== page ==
ymphony of the Mountains presents “Isotone: A Collision of Science and Music” at the Renaissance Center Theater April 17 at 7:30 pm. Originally scheduled for one performance, a special grant from the Tennessee Arts Commission has enabled the production of a second performance especially for children at 3:00 pm. Isotone concerts have delighted audiences for over ten years, including performances in New York City and Vancouver, Canada. The concerts originated in Oak Ridge, TN as a collaboration of the American Museum of Science and Energy and the Oak Ridge Civic Music Association. The group of four Symphony of the Mountains musicians includes violinist Susan Eddlemon, soprano Jennifer Harrell, and percussionists Clark Harrell and Scott Eddlemon. These concerts will present unique works celebrating iconic scientists Albert Einstein and Stephen Hawking. The performance makes use of a variety of unique instruments including an electric violin, a Van de Graaff generator and “particle-clickers” played by the audience. Also featured will be a collection of science songs highlighted by Tom Lehrer’s famous rendition of “The Elements.” Becky Ball, concert reviewer, wrote in the March 2010 issue of The Oak Ridger: “This out-of-the-box program fed our brains with fascinating information and our musical souls with unique rhythms, dynamics and timbre!” Matt Weber, reviewer for “I Care If You Listen” wrote of the New York City première concert “Isotone captured the excitement, energy, and humor, as well as the dangers, of physics.” Both performances are suitable for children, but the afternoon performance is abridged to be 45 minutes long for younger children. Tickets are $25 for adults. Children and students are admitted free of admission but MUST reserve a ticket beforehand due to Covid-19 requirements. Attendees must be masked and parties will be seated at least 6’ apart. Due to Covid-19 requirements only 75 seats are available for each performance. Symphony of the Mountains continues to adjust its spring concert schedule. The Symphony Winds, Brass and Percussion players will play in “Spring Winds,” an outdoor concert at the Allandale Mansion Amphitheater May 2, and replacing the “Happy Birthday, Beethoven” concert will be “Go for Baroque,” a chamber ensemble concert featuring New York violinist Christina Bouey and her Stradivarius playing Vivaldi’s “Four Seasons” and Bach’s “Brandenburg Concerto #1” June 5 and 6 at First Presbyterian Church in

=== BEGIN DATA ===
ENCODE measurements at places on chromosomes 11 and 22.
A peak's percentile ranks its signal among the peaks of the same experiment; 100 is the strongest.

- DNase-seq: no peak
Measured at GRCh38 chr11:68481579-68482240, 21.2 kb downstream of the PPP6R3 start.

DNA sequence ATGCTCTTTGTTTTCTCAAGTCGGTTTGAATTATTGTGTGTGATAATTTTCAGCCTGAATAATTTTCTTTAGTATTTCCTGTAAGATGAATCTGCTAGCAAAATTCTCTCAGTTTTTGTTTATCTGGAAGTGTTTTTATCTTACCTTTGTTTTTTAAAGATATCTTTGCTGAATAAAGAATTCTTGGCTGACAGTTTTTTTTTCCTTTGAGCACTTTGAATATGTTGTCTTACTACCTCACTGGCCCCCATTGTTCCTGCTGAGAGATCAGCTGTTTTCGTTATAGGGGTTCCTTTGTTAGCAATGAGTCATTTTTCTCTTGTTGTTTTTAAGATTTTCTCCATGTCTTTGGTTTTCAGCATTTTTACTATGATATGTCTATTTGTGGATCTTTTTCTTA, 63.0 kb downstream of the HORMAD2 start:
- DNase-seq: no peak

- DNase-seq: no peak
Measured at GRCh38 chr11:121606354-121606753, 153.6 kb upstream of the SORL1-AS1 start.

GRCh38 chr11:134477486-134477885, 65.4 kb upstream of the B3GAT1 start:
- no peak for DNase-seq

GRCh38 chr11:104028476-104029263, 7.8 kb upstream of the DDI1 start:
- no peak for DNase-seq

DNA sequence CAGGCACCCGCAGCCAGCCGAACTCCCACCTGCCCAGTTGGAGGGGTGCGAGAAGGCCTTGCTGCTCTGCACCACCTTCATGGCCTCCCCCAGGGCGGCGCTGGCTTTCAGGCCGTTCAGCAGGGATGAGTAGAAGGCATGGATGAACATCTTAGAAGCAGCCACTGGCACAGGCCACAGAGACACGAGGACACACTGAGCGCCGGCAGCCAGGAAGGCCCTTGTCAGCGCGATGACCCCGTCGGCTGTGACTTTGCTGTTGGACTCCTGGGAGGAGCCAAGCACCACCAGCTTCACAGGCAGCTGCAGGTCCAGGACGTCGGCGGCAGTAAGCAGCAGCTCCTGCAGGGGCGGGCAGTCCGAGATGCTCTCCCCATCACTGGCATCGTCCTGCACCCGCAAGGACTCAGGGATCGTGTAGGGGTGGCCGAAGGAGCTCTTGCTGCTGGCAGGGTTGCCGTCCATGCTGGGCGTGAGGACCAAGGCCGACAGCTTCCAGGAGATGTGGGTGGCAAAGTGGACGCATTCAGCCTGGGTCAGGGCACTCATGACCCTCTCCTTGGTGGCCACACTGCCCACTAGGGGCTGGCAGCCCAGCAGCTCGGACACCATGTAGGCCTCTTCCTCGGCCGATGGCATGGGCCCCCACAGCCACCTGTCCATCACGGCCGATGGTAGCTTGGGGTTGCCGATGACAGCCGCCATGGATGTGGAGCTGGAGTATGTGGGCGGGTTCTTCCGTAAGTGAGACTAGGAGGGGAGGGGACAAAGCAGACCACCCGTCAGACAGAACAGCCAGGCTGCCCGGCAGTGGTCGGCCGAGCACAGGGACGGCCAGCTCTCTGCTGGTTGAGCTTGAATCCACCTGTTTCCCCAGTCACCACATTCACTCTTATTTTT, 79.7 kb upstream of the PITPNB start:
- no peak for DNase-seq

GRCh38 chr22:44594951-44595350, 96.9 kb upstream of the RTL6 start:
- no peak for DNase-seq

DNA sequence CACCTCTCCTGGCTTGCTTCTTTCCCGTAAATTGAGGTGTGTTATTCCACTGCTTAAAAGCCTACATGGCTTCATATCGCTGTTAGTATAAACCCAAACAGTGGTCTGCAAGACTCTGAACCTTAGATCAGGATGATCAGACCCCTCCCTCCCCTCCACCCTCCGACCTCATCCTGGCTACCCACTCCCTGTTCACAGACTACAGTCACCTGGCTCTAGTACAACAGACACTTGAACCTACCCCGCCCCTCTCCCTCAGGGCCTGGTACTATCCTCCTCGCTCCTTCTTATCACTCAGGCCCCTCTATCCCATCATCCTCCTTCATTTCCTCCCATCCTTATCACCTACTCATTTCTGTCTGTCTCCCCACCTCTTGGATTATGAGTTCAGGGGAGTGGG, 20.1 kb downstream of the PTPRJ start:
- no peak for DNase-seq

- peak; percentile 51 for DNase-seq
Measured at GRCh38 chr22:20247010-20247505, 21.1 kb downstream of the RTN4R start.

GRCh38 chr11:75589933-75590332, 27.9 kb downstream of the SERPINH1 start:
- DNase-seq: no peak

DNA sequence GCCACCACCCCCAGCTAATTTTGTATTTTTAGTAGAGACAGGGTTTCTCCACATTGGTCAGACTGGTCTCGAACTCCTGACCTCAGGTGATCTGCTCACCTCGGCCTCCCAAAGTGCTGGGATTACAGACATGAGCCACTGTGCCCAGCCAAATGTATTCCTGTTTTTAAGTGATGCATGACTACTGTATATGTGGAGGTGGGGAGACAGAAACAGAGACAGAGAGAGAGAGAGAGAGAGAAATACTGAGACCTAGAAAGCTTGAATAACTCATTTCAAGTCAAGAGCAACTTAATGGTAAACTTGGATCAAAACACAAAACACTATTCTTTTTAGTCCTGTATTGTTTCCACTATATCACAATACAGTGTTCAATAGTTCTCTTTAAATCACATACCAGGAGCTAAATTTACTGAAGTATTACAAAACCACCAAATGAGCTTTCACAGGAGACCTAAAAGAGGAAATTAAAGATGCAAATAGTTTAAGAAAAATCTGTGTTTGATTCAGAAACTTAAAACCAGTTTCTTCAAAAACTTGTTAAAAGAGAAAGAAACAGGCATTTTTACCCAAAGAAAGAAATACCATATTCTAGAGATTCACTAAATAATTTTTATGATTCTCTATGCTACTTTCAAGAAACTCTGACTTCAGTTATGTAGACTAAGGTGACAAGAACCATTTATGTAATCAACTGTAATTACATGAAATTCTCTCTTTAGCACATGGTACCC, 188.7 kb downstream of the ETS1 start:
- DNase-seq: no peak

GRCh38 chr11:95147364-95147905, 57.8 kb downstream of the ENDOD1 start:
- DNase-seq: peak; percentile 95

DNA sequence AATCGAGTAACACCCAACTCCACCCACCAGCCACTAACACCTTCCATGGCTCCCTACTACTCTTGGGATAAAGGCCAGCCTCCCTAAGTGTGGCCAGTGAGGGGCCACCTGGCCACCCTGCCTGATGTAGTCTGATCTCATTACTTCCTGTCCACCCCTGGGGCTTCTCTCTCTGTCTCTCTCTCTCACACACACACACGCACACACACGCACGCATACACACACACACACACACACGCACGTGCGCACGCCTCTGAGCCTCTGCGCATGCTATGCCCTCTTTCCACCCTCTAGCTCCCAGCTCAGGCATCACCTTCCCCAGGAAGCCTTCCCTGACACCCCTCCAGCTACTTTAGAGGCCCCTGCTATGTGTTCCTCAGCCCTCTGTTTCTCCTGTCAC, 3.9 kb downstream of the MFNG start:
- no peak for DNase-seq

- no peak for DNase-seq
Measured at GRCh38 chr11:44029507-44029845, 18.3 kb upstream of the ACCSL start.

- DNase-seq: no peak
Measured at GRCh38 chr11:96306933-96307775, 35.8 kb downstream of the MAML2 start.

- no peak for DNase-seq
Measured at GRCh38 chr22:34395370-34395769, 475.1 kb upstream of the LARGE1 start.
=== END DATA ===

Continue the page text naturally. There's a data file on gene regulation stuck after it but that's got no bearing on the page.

Scott and Susan Eddlemon playing the premier Isotone concert.